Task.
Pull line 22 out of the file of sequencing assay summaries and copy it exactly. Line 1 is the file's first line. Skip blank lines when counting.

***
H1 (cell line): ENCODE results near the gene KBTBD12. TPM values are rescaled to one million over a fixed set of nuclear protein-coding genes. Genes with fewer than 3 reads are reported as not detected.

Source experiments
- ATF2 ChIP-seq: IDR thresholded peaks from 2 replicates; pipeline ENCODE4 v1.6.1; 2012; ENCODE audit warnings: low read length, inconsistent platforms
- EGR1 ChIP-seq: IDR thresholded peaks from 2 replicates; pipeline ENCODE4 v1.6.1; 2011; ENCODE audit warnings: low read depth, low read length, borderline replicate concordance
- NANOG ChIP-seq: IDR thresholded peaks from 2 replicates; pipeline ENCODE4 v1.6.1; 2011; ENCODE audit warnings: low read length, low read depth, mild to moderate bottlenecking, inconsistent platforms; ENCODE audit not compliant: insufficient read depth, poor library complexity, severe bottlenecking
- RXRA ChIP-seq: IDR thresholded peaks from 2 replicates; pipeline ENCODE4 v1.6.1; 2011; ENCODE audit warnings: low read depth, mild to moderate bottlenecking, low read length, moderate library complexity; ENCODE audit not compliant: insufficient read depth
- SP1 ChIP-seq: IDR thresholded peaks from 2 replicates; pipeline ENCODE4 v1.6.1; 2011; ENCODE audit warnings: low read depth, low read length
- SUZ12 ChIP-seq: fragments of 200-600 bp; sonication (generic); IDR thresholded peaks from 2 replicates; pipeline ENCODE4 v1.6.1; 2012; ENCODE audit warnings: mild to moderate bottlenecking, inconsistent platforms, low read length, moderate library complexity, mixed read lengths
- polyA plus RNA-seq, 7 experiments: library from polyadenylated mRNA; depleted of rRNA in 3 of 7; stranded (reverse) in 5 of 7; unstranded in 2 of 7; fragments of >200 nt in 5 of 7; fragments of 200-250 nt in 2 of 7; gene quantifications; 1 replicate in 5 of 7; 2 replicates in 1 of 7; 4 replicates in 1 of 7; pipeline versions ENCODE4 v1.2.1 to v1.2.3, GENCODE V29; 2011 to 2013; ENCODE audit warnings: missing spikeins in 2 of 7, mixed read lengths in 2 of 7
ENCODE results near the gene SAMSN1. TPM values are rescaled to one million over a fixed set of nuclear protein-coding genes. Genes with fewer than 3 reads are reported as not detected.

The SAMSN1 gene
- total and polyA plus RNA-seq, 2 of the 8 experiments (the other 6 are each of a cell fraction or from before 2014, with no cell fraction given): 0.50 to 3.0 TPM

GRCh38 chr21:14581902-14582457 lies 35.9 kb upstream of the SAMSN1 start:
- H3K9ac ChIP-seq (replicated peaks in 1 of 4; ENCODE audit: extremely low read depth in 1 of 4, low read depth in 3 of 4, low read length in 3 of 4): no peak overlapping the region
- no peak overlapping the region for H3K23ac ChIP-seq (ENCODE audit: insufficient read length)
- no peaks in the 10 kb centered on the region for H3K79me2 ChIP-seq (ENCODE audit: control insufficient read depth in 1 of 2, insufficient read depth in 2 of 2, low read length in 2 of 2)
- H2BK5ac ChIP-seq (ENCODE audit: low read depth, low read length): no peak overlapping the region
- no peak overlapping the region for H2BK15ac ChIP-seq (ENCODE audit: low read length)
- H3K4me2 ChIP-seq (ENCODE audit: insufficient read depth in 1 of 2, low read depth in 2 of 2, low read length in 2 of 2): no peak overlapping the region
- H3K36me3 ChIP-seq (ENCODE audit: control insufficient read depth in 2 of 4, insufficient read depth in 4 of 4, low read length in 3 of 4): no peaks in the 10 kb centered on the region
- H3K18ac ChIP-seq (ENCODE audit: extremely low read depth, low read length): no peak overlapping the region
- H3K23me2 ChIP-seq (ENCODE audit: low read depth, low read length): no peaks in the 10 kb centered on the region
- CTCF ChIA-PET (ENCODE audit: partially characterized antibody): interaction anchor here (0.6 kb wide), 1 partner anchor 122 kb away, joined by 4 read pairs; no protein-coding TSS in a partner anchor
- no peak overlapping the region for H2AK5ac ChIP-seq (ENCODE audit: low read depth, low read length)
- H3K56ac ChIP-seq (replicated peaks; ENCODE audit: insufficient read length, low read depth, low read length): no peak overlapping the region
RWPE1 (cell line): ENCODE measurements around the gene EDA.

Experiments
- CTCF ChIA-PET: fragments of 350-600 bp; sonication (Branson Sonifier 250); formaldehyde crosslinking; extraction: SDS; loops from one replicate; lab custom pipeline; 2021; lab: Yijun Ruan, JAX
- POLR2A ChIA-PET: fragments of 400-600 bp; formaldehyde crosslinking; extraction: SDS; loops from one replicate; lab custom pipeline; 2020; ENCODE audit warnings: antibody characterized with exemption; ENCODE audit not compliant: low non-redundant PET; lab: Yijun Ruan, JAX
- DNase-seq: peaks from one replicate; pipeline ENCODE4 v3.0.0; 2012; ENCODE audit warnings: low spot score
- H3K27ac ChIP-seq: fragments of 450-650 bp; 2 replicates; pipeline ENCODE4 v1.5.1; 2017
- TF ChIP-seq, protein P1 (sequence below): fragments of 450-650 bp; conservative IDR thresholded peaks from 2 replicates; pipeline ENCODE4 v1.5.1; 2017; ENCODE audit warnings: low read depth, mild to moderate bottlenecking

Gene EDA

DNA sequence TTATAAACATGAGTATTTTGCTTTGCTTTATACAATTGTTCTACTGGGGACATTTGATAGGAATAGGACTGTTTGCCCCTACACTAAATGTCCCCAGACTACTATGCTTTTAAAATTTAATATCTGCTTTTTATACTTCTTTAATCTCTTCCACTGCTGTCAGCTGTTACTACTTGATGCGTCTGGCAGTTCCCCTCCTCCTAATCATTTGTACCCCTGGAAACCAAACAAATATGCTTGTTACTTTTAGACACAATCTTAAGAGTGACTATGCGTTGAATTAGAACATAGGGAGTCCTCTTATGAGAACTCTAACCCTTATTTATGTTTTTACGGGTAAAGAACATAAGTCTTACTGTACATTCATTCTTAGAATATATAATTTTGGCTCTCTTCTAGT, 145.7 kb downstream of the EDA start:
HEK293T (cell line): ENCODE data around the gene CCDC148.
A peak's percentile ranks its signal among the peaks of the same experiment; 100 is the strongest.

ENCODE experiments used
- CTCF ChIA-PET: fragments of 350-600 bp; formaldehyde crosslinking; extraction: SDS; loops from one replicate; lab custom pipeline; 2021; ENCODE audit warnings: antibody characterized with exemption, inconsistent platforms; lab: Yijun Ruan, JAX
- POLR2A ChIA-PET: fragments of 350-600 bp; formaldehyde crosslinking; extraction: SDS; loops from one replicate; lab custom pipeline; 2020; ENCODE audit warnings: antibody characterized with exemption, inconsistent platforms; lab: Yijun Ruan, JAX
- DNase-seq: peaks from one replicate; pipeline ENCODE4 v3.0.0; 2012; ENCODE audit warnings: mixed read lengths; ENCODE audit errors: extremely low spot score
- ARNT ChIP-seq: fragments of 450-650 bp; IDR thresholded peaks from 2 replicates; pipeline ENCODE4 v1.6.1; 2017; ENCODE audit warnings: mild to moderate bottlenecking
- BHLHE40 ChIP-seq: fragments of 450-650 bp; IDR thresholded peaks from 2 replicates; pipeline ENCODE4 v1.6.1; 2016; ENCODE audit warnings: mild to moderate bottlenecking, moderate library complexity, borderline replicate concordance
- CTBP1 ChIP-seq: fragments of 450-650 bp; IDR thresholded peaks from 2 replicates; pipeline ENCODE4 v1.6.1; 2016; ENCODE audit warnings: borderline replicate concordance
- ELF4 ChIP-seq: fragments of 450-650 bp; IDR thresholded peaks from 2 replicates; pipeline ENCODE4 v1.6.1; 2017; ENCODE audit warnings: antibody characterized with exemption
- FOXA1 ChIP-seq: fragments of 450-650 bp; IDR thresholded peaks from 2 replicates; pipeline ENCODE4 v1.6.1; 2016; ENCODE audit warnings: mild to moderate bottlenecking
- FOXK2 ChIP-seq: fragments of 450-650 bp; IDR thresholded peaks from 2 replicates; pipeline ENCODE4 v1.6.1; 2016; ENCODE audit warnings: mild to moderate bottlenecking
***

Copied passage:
- H3K23me2 ChIP-seq (ENCODE audit: low read depth, low read length): no peaks in the 10 kb centered on the region